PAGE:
Method for controlling AC voltage with current transformer?

Discussion in 'The Projects Forum' started by stef757, May 19, 2016.

  1. stef757

    Thread Starter New Member

    Apr 28, 2011
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    I have an application I am trying to reverse engineer, it involves a closed loop heating system of a nichrome type wire. The setup is as such:
    Transformer steps down 240/120ac to 12/24/30/36ac (secondary voltage depending on application)
    Secondary coil is connected to heating element
    A current transformer is coupled with one of the wires between the secondary and the heating element and is connected to the controller.
    A wire pair is connected to the terminals of the heating element (supposedly for reading the voltage) and connected to the controller.

    My understanding of how the control system works is the circuit is closed, the current is monitored through the current transformer. The heating element has a known relation of resistance to temperature, so by monitoring the current you can calculate the elements temperature. I am not sure what the exact function of the wire pair for monitoring the voltage.

    The big question I have has to do with the control of the current. It is my understanding that the controller can control the output going to the heating element more than just an on/off manner. This is for more precise control of the heating elements temperature. Is it possible to use the current transformer to choke the current driving the heating element?

    The current transformer is configured as a split-core current transformer, the power wire travelling through the core is either straight or wrapped 1-2 times depending on the magnitude of the current for the specific application.
     
  2. crutschow

    Expert

    Mar 14, 2008
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    3,229
    No, the current transformer cannot directly control the current.
    It's purpose is to monitor the current only.

    Saturable reactors can be use to control AC current but they are large transformer type devices, and are largely obsolete with the advent of cheaper and smaller solid-state control devices.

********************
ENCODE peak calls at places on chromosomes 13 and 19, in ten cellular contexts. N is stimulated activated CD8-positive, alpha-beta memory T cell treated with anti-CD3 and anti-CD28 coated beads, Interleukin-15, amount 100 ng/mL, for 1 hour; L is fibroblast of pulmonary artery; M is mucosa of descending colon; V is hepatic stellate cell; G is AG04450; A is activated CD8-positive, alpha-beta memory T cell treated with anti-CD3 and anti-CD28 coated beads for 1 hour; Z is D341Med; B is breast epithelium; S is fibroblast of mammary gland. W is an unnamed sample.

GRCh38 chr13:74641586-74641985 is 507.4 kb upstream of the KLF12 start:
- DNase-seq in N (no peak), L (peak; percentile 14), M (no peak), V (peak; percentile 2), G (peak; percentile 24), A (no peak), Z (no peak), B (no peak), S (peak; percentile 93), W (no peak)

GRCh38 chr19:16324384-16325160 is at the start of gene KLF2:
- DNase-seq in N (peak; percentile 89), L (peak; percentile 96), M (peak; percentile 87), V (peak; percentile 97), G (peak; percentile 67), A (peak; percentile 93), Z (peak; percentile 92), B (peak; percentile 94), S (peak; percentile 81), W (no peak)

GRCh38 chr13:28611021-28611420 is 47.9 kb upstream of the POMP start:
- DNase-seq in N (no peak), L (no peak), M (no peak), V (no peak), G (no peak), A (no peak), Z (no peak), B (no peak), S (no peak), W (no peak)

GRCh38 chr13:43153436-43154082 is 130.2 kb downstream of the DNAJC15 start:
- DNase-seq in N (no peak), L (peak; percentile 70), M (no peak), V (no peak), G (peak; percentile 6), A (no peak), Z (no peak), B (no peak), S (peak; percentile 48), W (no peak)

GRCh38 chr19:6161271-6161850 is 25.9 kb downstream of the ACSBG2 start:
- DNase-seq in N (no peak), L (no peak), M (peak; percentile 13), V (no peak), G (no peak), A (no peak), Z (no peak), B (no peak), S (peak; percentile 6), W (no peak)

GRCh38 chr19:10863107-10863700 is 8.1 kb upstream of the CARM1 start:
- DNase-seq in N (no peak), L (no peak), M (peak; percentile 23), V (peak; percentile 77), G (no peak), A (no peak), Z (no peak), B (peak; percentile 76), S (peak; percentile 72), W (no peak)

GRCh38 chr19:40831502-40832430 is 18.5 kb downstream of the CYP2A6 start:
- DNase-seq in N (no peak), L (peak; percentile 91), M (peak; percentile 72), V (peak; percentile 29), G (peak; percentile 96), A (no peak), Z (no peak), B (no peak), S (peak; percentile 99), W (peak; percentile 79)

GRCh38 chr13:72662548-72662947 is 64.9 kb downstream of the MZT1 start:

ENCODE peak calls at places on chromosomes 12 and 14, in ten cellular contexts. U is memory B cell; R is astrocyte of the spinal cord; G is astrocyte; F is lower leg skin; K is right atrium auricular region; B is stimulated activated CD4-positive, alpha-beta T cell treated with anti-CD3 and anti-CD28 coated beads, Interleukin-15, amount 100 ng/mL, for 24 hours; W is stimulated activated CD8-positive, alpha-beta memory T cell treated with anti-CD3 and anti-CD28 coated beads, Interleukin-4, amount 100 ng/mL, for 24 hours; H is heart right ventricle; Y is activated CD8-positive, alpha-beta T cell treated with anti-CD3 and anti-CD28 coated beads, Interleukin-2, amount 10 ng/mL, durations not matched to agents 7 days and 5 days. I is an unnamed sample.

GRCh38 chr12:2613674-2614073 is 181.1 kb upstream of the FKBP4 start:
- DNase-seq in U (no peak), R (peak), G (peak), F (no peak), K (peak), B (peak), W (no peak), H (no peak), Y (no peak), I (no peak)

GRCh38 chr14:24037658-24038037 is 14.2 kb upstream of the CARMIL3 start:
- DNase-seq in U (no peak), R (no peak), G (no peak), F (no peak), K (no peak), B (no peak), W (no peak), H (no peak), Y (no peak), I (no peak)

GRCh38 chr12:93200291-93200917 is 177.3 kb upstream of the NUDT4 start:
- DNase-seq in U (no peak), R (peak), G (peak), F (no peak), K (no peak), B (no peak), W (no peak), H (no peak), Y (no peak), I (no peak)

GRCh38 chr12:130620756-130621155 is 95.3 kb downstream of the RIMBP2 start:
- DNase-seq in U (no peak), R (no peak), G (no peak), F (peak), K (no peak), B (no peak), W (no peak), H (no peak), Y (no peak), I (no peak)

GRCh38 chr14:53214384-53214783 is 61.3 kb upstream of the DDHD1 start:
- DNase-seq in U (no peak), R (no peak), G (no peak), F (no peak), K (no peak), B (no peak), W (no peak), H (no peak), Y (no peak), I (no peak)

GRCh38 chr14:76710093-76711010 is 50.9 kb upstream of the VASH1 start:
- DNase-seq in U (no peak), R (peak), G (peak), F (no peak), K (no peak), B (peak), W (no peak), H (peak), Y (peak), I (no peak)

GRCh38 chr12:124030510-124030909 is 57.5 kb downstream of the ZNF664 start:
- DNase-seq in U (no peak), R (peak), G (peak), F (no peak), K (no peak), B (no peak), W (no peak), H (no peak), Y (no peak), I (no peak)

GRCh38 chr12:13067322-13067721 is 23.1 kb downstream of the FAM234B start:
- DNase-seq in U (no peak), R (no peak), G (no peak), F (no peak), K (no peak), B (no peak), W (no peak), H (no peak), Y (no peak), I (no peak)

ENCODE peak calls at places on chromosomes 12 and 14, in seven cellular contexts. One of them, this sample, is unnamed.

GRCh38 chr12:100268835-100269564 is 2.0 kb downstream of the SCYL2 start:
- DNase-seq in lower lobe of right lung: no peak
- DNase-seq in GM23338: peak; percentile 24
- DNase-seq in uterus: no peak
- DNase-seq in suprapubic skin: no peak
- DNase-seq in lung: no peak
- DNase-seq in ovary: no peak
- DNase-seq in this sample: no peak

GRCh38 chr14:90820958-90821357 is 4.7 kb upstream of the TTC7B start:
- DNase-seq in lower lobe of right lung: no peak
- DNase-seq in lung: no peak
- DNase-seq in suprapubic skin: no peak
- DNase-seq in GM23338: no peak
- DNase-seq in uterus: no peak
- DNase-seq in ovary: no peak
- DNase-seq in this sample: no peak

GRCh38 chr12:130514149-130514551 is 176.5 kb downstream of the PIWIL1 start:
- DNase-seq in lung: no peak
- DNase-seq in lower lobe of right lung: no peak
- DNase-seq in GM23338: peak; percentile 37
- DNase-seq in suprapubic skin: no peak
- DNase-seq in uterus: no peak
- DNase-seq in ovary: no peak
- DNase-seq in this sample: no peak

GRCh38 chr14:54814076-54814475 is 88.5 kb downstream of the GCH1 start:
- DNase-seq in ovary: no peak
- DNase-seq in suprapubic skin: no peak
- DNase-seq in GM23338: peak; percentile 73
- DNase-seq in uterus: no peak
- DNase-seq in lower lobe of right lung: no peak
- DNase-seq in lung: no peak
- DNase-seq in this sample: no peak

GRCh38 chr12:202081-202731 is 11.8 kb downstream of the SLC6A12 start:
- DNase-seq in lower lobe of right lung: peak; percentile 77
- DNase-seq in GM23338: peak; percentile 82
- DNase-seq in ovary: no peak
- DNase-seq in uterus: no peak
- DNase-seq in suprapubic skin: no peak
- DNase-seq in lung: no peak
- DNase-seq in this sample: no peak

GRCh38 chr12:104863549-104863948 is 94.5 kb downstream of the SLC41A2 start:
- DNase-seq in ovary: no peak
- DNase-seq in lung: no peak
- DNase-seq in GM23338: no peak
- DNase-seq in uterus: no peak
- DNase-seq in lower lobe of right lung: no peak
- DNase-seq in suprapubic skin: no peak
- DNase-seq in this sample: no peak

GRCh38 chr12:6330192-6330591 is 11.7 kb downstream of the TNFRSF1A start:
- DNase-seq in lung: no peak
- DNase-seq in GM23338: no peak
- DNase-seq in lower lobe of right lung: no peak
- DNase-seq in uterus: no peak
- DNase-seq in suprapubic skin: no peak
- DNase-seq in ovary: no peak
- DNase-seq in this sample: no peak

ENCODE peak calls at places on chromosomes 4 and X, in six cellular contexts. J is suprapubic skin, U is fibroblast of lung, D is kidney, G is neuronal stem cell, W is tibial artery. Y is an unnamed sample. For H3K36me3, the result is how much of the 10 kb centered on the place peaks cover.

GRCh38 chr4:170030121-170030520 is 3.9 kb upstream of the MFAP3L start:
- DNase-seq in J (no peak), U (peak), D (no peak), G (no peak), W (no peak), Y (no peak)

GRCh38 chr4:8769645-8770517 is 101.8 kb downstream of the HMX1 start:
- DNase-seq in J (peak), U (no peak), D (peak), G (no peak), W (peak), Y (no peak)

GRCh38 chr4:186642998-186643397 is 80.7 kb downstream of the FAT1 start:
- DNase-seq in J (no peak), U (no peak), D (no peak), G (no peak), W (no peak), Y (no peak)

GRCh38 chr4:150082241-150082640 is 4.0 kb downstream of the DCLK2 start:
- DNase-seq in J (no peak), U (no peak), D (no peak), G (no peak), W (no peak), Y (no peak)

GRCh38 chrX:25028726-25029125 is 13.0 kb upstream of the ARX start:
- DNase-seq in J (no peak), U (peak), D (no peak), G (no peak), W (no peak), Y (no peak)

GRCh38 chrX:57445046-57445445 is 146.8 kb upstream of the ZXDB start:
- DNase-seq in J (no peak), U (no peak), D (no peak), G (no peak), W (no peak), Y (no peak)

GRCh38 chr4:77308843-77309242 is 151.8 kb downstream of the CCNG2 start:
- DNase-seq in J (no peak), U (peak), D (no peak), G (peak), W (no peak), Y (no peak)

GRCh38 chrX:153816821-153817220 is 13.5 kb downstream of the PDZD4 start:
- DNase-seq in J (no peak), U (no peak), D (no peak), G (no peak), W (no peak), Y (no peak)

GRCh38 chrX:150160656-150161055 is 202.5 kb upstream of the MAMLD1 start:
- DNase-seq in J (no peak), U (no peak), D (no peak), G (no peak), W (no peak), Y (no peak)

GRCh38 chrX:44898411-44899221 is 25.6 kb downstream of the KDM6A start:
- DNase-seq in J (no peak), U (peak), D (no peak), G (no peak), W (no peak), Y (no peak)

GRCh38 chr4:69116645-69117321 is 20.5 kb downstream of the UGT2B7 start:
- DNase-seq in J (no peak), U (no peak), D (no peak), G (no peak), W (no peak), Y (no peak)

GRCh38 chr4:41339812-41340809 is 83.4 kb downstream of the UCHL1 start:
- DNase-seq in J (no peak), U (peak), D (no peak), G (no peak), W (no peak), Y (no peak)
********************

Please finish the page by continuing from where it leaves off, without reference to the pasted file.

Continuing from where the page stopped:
3. MaxHeadRoom

    Expert

    Jul 18, 2013
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    2,369
    What is the purpose of reverse engineering? To trouble shoot or reproduce?
    With resistive type heating loads it is generally more efficient and not so electrically noisy to use burst switching, rather than phase angle method.
    Just a note of safety on current transformers, they are typically used with some kind of load, if open circuit, extremely high voltages can exist.
    Max.
     
  4. stef757

    Thread Starter New Member

    Apr 28, 2011
    9
    0
    Hmm alright thanks for the input! Purpose is to reproduce.
    I was able to find out more info on the system. I found out that the controller is actually performing some type of switching on the primary feed to the transformer, which makes a lot more sense!

    Max, for burst switching, I'd imagine you can use some sort of a solid state relay to control the output duty cycle? I'm a (new) EE but I haven't done a lot with power electronics, but I sure love learning new things! I am not familiar with the specifics of either of these methods (phase angle or burst switching), could you kindly give me a comparison between the two? I'm guessing burst switching is a form of PWM, but I'd guess you have to time it to be in sync with the waveform so you don't start switching out of phase.

    I found this page on google and I'm guessing this is what you're talking about? Makes sense what youre saying about the noise, since you're not cutting the waveform mid cycle and not producing any sharp impulses.

    And yes, the current transformer will have to be in circuit with a resistor of known size so I can measure the current. I also realized that you would have to measure the voltage across the heating load in order to accurately measure the resistance, given that the voltage could either vary slightly due to variation or transmission losses. This also leads me to question how to take the load switching into account while measuring the real voltage across the resistor.
     
  5. MaxHeadRoom

    Expert

    Jul 18, 2013
    10,518
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    Because of the long heating/cooling duty cycle in controlling a resistive/heating device, there is no need for fast control such as AC phase angle Triac control etc.
    For inductive devices that require rapid response of the control such as motors or light dimming etc, then this is more appropriate.
    Max.
     
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